LeeRoy has one plan for the summer after he graduates high school: he is going to reinvent himself as a cowboy. More importantly, he is going to become a rodeo star. His university professor parents are less than thrilled but they don’t understand that LeeRoy has it all figured out. The first, most vital step is meeting Glenn Ford. Once they get to know each other LeeRoy is sure Ford will be only too eager to share tips with his newest protege.

There’s only one problem. Actually, if he’s being honest, there are a few since LeeRoy doesn’t know much about being a cowboy at all. But he can learn all that. The biggest problem is that he’s just too darned nice. That’s the only explanation for how he gets roped into driving a surly Vietnamese girl all the way to Amarillo to find her brother. LeeRoy tries to argue. After all, he’s a man with things to do. But any argument gets shot down as soon as it hits the air.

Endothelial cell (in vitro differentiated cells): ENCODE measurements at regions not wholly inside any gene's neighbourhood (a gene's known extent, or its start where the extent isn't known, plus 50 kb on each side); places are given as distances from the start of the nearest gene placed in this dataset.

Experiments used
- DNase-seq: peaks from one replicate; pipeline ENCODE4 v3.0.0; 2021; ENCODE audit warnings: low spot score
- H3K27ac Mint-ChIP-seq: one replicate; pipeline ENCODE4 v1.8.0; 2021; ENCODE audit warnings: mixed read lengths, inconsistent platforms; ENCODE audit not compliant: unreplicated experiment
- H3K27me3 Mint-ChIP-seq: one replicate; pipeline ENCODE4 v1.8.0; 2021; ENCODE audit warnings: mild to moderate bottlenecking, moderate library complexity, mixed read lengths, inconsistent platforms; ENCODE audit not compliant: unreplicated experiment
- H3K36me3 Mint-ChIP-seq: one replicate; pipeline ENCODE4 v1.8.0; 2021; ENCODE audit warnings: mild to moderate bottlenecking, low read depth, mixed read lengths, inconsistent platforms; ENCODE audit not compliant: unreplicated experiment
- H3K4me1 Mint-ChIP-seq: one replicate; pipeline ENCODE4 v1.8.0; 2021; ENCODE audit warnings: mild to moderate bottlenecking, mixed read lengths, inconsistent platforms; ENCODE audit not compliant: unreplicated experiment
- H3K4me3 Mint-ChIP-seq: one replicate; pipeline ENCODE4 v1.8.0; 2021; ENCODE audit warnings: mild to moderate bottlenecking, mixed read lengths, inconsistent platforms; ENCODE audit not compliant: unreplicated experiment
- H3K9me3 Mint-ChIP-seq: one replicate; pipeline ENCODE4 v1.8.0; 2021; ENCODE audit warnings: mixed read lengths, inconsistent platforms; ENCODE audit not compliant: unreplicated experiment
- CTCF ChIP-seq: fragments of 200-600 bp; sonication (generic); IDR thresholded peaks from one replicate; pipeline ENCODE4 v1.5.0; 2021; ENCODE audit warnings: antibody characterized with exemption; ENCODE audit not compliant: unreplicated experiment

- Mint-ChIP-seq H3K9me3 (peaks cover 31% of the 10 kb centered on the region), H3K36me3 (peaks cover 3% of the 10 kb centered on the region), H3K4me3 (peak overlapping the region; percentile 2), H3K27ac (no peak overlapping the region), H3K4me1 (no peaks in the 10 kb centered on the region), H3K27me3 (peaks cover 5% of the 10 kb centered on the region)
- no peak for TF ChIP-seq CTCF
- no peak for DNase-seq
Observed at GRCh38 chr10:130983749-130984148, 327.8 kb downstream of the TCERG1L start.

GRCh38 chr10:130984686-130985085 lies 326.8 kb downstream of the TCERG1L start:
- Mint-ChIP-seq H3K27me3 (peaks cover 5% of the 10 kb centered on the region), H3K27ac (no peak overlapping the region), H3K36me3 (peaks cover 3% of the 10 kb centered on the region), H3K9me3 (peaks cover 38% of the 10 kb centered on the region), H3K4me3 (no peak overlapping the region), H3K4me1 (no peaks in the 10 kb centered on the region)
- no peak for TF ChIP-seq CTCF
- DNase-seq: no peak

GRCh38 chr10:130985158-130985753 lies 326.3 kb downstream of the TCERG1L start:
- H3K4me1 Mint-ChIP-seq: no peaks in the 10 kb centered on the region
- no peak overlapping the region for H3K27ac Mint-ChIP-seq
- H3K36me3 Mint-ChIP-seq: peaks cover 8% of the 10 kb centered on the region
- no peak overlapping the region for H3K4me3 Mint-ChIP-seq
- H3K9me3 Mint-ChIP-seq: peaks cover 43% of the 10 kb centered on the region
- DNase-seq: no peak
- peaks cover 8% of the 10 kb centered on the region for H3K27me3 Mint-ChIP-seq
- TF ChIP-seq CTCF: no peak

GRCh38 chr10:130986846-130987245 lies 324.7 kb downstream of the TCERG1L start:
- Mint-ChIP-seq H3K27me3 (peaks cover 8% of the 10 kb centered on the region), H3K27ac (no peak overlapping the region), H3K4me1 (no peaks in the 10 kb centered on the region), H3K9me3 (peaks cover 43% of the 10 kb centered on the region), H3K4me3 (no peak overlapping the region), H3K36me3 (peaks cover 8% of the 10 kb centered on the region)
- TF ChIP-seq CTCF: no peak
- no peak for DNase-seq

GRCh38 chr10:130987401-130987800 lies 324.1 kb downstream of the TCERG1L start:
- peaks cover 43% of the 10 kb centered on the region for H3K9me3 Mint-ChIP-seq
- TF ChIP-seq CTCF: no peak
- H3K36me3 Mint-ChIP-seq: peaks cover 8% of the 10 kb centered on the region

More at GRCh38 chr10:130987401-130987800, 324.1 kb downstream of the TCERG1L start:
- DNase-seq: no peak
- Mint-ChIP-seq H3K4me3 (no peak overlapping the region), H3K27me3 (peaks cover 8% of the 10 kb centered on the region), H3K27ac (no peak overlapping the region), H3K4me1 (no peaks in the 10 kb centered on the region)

Hằng and LeeRoy start as strangers. By the end of the summer these most unlikely friends will both realize that there’s more to life than plans, than goals. And that sometimes the things–the people–you would never imagine can suddenly become as necessary as breathing in Butterfly Yellow (2019) by Thanhha Lai.

Find it on Bookshop.

Butterfly Yellow is Lai’s debut YA novel. You may already be familiar with her award winning middle grade novels Inside Out & Back Again and Listen, Slowly. The novel alternates between chapters written in close third person following Hằng and LeeRoy’s perspectives.

Although they couldn’t be more different, Hằng and LeeRoy’s stories offer a certain symmetry in Butterfly Yellow. While Hằng has spent six years working towards a reunion with her brother and clings to the past at the cost of all other plans or dreams, LeeRoy imagines a new future where he can become someone else.

Lai uses language–both English and Vietnamese–to great effect throughout the novel creating an utterly unique reading experience complete with sentence trees. While Hằng can understand English when spoken slowly, she quickly realizes she still needs a Vietnamese lens to reframe her new surroundings and begins using phonetic Vietnamese sounds to form her English phrases–words LeeRoy is quick to follow thanks to his ear for language.